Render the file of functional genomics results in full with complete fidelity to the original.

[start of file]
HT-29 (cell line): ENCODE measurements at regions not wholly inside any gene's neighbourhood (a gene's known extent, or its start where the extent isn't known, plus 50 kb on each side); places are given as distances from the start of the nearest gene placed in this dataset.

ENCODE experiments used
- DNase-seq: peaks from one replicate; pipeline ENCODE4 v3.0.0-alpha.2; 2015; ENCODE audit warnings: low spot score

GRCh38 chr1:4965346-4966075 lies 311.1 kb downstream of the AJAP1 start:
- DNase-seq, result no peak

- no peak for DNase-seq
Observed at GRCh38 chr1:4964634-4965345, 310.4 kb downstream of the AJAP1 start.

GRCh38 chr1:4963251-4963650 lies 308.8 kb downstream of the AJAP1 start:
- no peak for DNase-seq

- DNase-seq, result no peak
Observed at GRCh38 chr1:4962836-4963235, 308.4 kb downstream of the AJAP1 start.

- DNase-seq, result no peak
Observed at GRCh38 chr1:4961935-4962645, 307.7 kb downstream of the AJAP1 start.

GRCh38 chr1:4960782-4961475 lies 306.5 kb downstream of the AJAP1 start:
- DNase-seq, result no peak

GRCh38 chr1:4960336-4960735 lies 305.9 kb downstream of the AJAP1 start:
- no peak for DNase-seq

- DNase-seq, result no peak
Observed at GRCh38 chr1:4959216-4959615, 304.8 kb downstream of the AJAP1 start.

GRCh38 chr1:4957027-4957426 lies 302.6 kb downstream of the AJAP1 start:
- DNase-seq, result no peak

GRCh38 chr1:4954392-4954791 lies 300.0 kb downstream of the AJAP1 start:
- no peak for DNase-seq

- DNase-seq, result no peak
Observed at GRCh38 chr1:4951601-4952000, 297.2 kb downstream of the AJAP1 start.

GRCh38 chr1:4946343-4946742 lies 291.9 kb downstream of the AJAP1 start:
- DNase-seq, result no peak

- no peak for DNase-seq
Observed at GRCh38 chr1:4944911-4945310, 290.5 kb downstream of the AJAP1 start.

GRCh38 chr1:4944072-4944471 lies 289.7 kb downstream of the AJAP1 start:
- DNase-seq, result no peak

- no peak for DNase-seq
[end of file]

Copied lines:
HT-29 (cell line): ENCODE measurements at regions not wholly inside any gene's neighbourhood (a gene's known extent, or its start where the extent isn't known, plus 50 kb on each side); places are given as distances from the start of the nearest gene placed in this dataset.

ENCODE experiments used
- DNase-seq: peaks from one replicate; pipeline ENCODE4 v3.0.0-alpha.2; 2015; ENCODE audit warnings: low spot score

GRCh38 chr1:4965346-4966075 lies 311.1 kb downstream of the AJAP1 start:
- DNase-seq, result no peak

- no peak for DNase-seq
Observed at GRCh38 chr1:4964634-4965345, 310.4 kb downstream of the AJAP1 start.

GRCh38 chr1:4963251-4963650 lies 308.8 kb downstream of the AJAP1 start:
- no peak for DNase-seq

- DNase-seq, result no peak
Observed at GRCh38 chr1:4962836-4963235, 308.4 kb downstream of the AJAP1 start.

- DNase-seq, result no peak
Observed at GRCh38 chr1:4961935-4962645, 307.7 kb downstream of the AJAP1 start.

GRCh38 chr1:4960782-4961475 lies 306.5 kb downstream of the AJAP1 start:
- DNase-seq, result no peak

GRCh38 chr1:4960336-4960735 lies 305.9 kb downstream of the AJAP1 start:
- no peak for DNase-seq

- DNase-seq, result no peak
Observed at GRCh38 chr1:4959216-4959615, 304.8 kb downstream of the AJAP1 start.

GRCh38 chr1:4957027-4957426 lies 302.6 kb downstream of the AJAP1 start:
- DNase-seq, result no peak

GRCh38 chr1:4954392-4954791 lies 300.0 kb downstream of the AJAP1 start:
- no peak for DNase-seq

- DNase-seq, result no peak
Observed at GRCh38 chr1:4951601-4952000, 297.2 kb downstream of the AJAP1 start.

GRCh38 chr1:4946343-4946742 lies 291.9 kb downstream of the AJAP1 start:
- DNase-seq, result no peak

- no peak for DNase-seq
Observed at GRCh38 chr1:4944911-4945310, 290.5 kb downstream of the AJAP1 start.

GRCh38 chr1:4944072-4944471 lies 289.7 kb downstream of the AJAP1 start:
- DNase-seq, result no peak

- no peak for DNase-seq